Lesson 29 :Processing and Preparation of Sugar and Related Products
Solubility In the natural state of foods, sugars are in solution. Crystallisation of sugar occurs from a sufficiently concentrated sugar solution, and use of this is made in the commercial production of sugar from sugarcane and beets. The most-soluble sugar is fructose, followed by sucrose and lactose. The sugar that is the most soluble such as fructose is most difficult to crystallise than that the least-soluble sugar, lactose.
Absorption of moisture Sugars are hygroscopic. Fructose is more hygroscopic than the other sugars. Cakes made with honey, molasses remain moist for a long time.
Fermentation Most sugars, except lactose, may be fermented by yeasts to produce carbon dioxide gas and alcohol. This is an important reaction in making bread and other baked products. The carbon dioxide leavens the product and the alcohol volatilises during baking.
Acid hydrolysis Sucrose is easily hydrolysed by acid but maltose and lactose are slowly acted on. The end products of sucrose hydrolysis are a mixture of glucose and fructose. This mixture is commonly called invert sugar. The monosaccharides are not appreciably affected by acids. Heat accelerates the action of acid.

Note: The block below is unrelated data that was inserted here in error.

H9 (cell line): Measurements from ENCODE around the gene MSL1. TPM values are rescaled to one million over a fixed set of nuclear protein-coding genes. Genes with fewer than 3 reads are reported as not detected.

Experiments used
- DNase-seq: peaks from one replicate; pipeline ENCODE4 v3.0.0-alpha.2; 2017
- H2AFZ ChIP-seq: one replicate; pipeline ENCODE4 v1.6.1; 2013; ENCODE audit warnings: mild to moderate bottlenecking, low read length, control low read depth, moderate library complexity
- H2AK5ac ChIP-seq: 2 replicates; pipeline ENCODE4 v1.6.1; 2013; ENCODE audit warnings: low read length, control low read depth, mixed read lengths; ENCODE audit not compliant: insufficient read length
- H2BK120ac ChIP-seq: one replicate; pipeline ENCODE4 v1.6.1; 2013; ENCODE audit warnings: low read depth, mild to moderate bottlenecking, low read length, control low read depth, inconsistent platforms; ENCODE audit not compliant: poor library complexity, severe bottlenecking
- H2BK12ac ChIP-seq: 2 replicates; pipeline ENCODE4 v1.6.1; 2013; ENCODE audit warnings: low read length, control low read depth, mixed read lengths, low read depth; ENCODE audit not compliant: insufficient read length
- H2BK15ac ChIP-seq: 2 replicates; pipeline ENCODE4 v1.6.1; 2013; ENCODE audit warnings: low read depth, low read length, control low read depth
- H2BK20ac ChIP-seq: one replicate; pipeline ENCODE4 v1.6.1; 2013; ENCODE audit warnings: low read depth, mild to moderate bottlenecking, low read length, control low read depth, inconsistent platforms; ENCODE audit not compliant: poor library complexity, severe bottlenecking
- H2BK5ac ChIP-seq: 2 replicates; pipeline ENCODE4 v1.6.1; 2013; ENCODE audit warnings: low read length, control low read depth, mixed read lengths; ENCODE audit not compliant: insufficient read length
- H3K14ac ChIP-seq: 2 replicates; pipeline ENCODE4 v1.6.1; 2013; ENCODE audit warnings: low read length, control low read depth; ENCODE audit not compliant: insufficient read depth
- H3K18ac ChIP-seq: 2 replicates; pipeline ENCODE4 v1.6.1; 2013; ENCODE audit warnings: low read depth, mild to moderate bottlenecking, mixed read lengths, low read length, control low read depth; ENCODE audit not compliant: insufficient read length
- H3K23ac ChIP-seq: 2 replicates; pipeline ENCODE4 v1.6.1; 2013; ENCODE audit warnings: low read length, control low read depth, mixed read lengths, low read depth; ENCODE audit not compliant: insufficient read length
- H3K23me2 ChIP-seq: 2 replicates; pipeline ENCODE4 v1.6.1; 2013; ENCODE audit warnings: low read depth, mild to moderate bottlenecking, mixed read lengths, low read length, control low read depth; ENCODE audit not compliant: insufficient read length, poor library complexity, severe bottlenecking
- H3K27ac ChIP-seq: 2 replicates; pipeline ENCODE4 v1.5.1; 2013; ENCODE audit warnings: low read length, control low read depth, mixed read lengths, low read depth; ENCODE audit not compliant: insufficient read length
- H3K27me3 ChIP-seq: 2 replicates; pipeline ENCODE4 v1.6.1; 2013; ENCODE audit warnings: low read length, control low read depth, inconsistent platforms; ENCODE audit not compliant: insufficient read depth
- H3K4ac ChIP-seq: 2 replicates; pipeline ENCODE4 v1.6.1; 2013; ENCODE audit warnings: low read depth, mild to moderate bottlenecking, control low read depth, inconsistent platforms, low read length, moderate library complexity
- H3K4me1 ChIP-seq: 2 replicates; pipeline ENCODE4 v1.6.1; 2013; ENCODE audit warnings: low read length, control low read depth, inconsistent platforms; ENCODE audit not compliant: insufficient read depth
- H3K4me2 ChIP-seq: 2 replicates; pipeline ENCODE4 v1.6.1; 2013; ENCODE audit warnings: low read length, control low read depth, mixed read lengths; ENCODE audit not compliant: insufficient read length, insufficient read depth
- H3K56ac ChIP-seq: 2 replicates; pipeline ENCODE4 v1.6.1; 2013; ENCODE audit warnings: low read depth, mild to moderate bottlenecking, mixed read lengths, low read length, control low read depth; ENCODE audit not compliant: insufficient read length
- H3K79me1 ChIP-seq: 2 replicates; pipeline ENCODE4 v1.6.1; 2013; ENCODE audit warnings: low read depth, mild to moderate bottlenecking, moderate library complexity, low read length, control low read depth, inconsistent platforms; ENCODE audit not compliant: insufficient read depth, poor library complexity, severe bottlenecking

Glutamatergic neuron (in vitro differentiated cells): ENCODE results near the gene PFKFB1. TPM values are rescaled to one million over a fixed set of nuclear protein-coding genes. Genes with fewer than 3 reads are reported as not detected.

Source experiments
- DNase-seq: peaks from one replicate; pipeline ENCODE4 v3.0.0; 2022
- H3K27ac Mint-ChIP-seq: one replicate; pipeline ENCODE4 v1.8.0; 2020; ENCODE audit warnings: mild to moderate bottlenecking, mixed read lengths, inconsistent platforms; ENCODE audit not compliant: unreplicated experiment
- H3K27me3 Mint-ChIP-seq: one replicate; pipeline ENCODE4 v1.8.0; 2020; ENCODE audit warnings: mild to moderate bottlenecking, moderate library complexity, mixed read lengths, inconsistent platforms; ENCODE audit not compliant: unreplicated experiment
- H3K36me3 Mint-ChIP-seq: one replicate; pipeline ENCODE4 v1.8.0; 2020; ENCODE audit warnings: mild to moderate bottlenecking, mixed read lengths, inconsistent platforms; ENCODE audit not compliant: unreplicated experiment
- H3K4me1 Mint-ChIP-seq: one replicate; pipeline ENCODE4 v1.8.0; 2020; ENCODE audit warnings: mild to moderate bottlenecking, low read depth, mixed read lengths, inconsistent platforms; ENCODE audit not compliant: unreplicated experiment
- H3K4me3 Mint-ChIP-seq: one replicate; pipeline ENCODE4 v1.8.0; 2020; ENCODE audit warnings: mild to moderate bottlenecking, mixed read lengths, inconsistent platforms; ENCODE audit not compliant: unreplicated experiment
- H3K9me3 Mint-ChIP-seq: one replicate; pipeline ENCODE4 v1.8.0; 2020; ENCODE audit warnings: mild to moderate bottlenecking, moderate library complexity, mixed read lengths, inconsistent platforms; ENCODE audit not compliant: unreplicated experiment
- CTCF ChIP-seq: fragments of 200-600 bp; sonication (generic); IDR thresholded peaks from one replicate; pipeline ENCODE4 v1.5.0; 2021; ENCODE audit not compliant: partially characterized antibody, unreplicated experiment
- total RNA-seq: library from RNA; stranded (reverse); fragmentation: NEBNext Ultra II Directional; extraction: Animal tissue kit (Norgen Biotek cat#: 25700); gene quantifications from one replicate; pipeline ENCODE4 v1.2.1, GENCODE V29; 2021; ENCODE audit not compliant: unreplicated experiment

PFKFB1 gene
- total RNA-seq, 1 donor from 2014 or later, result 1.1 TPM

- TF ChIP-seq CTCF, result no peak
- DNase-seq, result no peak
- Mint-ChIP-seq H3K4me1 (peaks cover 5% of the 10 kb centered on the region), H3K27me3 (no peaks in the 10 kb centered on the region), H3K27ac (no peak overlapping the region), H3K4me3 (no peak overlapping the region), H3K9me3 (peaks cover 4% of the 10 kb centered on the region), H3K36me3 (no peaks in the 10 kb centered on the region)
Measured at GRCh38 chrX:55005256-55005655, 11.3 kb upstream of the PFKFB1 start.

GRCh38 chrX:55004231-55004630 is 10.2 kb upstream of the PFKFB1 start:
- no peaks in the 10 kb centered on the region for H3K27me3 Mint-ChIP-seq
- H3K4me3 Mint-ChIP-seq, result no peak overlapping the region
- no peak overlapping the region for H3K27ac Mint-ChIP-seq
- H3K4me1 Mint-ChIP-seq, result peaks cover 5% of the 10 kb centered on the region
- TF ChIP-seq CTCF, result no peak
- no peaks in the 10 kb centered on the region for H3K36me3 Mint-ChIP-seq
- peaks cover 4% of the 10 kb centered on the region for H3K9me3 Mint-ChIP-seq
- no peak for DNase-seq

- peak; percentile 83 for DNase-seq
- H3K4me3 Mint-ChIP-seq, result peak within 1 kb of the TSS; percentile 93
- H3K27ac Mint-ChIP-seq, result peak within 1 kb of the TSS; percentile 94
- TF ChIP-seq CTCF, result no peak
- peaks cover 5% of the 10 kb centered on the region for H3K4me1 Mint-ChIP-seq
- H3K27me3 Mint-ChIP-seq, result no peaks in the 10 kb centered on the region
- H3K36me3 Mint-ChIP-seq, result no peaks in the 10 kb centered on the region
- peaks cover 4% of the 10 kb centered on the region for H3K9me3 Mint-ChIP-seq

Enzyme hydrolysis The enzyme sucrose also called invertase is used in the candy industry to hydrolyse some of the sucrose in cream fondant to fructose and glucose. This is done to produce soft, semi fluid centres in chocolates. The enzyme is commonly added to the fondant layer around the fruit in chocolate coated cherries.
Melting point and decomposition by heat
Caramelisation With the application of sufficient dry heat, sugar melts or changes to a liquid state. Heating beyond the melting point brings about a number of decompositional changes. As sucrose melts around 160oC, a clear liquid forms that gradually changes to a brown colour with continued heating. At about 170oC, carmelisation occurs with the development of a characteristic caramel flavour along with the brown colour. Caramelisation is a complex reaction, involving the removal of water and eventual polymerisation. Caramel has a pungent taste, is often bitter, is much less sweeter than the original sugar from which it is produced, and is non-crystalline. It is soluble in water. Fructose caramelises at 110oC, and maltose caramelises at about 180oC, galactose at 170oC.
Decomposition by alkalies The monosaccharides are markedly decomposed by alkalies and flavour may become strong and bitter. Sucrose is least affected by alkalies.
Sweetness Of the sugars, lactose is the least, followed by maltose, galactose, glucose and sucrose with fructose being the most sweet. A maximum sweetness from fructose is most likely to be achieved when it is used slightly with acid, cold foods and in beverages.
Last modified: Tuesday, 13 December 2011, 10:00 AM